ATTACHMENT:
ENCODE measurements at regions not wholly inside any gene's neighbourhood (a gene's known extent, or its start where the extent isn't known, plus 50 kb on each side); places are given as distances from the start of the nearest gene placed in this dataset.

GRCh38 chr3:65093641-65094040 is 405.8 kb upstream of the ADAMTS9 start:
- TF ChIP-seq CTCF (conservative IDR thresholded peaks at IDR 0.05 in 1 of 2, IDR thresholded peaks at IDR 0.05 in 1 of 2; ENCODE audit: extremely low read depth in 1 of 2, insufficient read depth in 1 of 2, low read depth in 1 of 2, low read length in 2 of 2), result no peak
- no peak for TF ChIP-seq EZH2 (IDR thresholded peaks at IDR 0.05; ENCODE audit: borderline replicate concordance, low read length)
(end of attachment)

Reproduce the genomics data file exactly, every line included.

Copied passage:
ENCODE measurements at regions not wholly inside any gene's neighbourhood (a gene's known extent, or its start where the extent isn't known, plus 50 kb on each side); places are given as distances from the start of the nearest gene placed in this dataset.

GRCh38 chr3:65093641-65094040 is 405.8 kb upstream of the ADAMTS9 start:
- TF ChIP-seq CTCF (conservative IDR thresholded peaks at IDR 0.05 in 1 of 2, IDR thresholded peaks at IDR 0.05 in 1 of 2; ENCODE audit: extremely low read depth in 1 of 2, insufficient read depth in 1 of 2, low read depth in 1 of 2, low read length in 2 of 2), result no peak
- no peak for TF ChIP-seq EZH2 (IDR thresholded peaks at IDR 0.05; ENCODE audit: borderline replicate concordance, low read length)